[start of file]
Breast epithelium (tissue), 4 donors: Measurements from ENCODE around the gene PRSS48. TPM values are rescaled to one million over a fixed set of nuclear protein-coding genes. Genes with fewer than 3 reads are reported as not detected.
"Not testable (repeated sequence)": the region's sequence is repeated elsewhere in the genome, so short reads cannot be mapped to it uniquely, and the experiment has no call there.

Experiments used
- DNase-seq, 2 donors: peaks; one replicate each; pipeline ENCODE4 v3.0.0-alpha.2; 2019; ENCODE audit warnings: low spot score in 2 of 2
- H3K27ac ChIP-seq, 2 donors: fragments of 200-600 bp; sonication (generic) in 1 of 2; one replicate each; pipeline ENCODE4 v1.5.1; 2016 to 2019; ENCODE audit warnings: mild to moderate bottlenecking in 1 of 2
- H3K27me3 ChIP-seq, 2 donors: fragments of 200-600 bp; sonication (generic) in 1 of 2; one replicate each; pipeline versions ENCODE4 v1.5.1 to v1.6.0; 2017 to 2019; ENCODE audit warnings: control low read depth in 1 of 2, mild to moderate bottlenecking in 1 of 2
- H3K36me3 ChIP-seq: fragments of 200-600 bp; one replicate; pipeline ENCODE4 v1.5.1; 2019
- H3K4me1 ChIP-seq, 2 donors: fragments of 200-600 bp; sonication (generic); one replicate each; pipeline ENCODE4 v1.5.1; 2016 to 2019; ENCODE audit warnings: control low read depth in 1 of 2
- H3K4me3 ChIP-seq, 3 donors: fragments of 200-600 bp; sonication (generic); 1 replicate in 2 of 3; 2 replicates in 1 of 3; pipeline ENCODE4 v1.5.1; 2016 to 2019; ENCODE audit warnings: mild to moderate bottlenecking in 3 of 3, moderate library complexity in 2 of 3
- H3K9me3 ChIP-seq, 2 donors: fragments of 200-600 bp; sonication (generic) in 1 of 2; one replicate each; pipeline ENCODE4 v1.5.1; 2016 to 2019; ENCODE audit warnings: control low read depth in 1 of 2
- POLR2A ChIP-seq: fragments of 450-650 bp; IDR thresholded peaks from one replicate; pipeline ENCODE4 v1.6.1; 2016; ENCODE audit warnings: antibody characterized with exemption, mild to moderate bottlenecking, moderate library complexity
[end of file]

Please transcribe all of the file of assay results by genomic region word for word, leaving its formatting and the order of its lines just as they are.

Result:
Breast epithelium (tissue), 4 donors: Measurements from ENCODE around the gene PRSS48. TPM values are rescaled to one million over a fixed set of nuclear protein-coding genes. Genes with fewer than 3 reads are reported as not detected.
"Not testable (repeated sequence)": the region's sequence is repeated elsewhere in the genome, so short reads cannot be mapped to it uniquely, and the experiment has no call there.

Experiments used
- DNase-seq, 2 donors: peaks; one replicate each; pipeline ENCODE4 v3.0.0-alpha.2; 2019; ENCODE audit warnings: low spot score in 2 of 2
- H3K27ac ChIP-seq, 2 donors: fragments of 200-600 bp; sonication (generic) in 1 of 2; one replicate each; pipeline ENCODE4 v1.5.1; 2016 to 2019; ENCODE audit warnings: mild to moderate bottlenecking in 1 of 2
- H3K27me3 ChIP-seq, 2 donors: fragments of 200-600 bp; sonication (generic) in 1 of 2; one replicate each; pipeline versions ENCODE4 v1.5.1 to v1.6.0; 2017 to 2019; ENCODE audit warnings: control low read depth in 1 of 2, mild to moderate bottlenecking in 1 of 2
- H3K36me3 ChIP-seq: fragments of 200-600 bp; one replicate; pipeline ENCODE4 v1.5.1; 2019
- H3K4me1 ChIP-seq, 2 donors: fragments of 200-600 bp; sonication (generic); one replicate each; pipeline ENCODE4 v1.5.1; 2016 to 2019; ENCODE audit warnings: control low read depth in 1 of 2
- H3K4me3 ChIP-seq, 3 donors: fragments of 200-600 bp; sonication (generic); 1 replicate in 2 of 3; 2 replicates in 1 of 3; pipeline ENCODE4 v1.5.1; 2016 to 2019; ENCODE audit warnings: mild to moderate bottlenecking in 3 of 3, moderate library complexity in 2 of 3
- H3K9me3 ChIP-seq, 2 donors: fragments of 200-600 bp; sonication (generic) in 1 of 2; one replicate each; pipeline ENCODE4 v1.5.1; 2016 to 2019; ENCODE audit warnings: control low read depth in 1 of 2
- POLR2A ChIP-seq: fragments of 450-650 bp; IDR thresholded peaks from one replicate; pipeline ENCODE4 v1.6.1; 2016; ENCODE audit warnings: antibody characterized with exemption, mild to moderate bottlenecking, moderate library complexity